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1799,]
Account o the Atheneum at Liverpool.

431 we have spoken above, have all the dirt and from that time it has been conducted and all the molasses, to them; they are to its completion, with such cordiality more delicate to the eye, but neither more and spirit, as have leldom been witnefied powerful nor delicate to the taste than in this town on any similar occalion. the raw fugar as it comes from the West On the following day the committee enIndies. Nay, it is even suspected that tered' upon their funétions ; and

gave

di. the grinders sometimes mix it with other 'rections to the architect to prepare a plan ingredients, not sweets, bit when puls of the building according to the resoluverized not to be detected by the eye. tions of the general meeting. As the en

There is a ipecies of ground lugar, larged plan was much more eligible in vulgariy called bastard sugar, much to be every respect than that originally proprefered to the ather ground fugar; it poled, the committee recommended it to goes through a refining procets, and al- the adoption of the subscribers; and in though it has muci molasies in it, has no order to detray the additional expence indirt, lo that, though a lels delicate fsveer curred by the extension of the plan, they than loaf-li:gar, it is as powerful a one. also recoininended that the number of the Of sweets derived from the sugar-cane, subscribers should be increased to 300. and to be purchased in this country, mo- The committee drew up a report, conJasses or treacle is the cheapest. The raw taining not only these recommendations, sugar, as it comes from ihe West Indies, is but a variety of regulations for the future cheaper and as good as the common dried management of the inftitution. This ground sugar, retaining all its dirt and oil, report was pretented on the 18th of De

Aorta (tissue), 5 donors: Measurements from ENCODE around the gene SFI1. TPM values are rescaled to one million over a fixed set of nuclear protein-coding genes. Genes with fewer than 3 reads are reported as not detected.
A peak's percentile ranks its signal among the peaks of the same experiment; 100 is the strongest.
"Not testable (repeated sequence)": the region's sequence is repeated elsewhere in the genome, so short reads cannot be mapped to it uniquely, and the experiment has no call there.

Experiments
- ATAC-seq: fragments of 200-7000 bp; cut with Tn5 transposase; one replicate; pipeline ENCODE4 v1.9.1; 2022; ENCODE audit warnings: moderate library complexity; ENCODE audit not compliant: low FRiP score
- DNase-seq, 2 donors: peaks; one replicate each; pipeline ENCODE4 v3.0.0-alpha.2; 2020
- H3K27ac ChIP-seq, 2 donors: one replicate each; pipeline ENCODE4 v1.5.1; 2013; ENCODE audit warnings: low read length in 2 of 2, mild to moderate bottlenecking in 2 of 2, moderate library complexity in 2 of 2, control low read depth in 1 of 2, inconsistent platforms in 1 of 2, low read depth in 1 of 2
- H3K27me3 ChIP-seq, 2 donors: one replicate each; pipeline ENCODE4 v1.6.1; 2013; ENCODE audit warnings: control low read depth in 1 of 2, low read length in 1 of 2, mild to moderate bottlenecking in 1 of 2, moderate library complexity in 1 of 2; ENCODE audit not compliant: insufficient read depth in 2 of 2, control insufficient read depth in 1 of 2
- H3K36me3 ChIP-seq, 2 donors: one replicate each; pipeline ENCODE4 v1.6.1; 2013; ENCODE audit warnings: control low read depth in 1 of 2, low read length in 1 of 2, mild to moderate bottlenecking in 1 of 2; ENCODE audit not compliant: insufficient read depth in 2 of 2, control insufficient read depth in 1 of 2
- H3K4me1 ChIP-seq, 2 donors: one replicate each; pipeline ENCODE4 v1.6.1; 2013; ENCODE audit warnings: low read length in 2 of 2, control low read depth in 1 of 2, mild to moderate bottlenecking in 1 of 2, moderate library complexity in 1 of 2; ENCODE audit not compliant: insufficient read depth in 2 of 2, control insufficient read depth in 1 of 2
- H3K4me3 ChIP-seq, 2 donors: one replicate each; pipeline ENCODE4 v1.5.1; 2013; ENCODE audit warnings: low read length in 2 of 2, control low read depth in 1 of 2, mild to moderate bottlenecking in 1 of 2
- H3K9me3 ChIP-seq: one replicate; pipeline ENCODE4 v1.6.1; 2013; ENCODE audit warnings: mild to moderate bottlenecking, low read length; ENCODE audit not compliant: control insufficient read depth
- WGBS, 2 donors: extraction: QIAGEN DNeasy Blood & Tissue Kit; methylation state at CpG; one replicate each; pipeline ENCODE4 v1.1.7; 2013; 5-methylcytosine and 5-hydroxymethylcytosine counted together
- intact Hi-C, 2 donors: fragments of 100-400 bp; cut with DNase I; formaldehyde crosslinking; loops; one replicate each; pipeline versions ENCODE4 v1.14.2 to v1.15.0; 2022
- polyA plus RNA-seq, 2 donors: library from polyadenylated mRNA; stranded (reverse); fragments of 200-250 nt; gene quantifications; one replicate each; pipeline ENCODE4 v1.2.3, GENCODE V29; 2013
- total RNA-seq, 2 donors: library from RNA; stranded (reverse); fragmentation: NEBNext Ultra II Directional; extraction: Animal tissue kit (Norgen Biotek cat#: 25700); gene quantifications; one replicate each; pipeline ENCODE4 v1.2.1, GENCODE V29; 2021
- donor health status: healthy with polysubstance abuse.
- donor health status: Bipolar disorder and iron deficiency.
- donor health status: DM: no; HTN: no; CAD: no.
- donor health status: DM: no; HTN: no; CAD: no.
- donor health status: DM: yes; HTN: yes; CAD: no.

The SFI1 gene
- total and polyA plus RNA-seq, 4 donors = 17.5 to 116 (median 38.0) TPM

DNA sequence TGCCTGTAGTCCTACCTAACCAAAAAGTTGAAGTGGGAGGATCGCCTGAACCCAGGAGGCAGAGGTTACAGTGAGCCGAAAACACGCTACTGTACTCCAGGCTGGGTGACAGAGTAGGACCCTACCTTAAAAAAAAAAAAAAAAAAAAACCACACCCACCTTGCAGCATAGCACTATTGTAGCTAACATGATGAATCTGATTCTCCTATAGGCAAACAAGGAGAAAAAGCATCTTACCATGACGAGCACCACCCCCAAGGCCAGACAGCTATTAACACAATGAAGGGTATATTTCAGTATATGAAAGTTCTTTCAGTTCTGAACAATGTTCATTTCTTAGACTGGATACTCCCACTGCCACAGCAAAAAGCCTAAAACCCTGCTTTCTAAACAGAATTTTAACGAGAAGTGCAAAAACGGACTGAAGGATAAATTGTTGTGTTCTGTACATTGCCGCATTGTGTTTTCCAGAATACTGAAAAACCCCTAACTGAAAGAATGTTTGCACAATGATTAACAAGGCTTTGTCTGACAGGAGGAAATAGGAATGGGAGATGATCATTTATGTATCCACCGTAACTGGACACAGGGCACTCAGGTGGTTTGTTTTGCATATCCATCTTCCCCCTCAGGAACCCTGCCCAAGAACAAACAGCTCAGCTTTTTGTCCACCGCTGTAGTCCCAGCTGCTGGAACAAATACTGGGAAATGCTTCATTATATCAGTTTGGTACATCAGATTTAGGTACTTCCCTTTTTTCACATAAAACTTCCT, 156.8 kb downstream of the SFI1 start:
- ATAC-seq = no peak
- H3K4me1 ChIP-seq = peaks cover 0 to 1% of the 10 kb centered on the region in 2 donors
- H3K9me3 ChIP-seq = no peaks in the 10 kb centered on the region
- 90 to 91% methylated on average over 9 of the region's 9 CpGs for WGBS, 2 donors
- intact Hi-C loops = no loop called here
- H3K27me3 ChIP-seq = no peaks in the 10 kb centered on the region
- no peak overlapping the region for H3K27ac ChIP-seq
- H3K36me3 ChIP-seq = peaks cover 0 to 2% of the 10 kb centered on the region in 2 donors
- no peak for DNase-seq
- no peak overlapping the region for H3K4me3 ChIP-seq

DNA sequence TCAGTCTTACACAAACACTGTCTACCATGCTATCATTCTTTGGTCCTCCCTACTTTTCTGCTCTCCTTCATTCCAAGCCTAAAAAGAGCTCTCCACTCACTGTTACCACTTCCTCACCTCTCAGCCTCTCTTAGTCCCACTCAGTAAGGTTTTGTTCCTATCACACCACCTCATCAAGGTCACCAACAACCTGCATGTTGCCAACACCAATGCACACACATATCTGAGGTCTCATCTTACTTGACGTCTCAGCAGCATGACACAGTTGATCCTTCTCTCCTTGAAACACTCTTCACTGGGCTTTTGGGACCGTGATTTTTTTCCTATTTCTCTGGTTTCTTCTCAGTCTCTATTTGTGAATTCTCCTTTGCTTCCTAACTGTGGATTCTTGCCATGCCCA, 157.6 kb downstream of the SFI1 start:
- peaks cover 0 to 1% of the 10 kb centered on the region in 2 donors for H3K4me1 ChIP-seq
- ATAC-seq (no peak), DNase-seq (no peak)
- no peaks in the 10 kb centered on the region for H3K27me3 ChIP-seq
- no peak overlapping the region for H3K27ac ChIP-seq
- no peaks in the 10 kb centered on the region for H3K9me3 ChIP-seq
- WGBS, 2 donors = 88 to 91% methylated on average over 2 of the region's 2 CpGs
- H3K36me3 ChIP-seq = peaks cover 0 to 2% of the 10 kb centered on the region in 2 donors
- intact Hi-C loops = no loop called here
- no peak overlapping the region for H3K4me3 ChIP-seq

Bastard ground tugar is cheaper and a cember 1 97, to a general meeting of the more power ul leis adulterated sweet than fubfcribers, who framed a series of regueither : loaf fugar, completely refined, is lations in conformity with the recomcertainly both a delicate and a powerful mendations or the committee; and amongst sweet, and if used with proper calculation uther resolutions, they determined, that cheaper, notwiihstanding its excessive as soon as 300 names were subscribed, price at present, than common ground each subscriber should pay his subscriplugar. I am, &c.

tion into one of the public banks, and Maidstone, MARY JACKSON. that no contract or engagement should be June 14, 1795.

entered into on behalt of the subscribers, until the whole of the money was paid,

To this measure may be ascribed the ra. ACCOUNT OF THE ATHENÆUM AT

pidity with which the business proceeded.

On the 5th of January 1798, the sub[With a copper-plate.]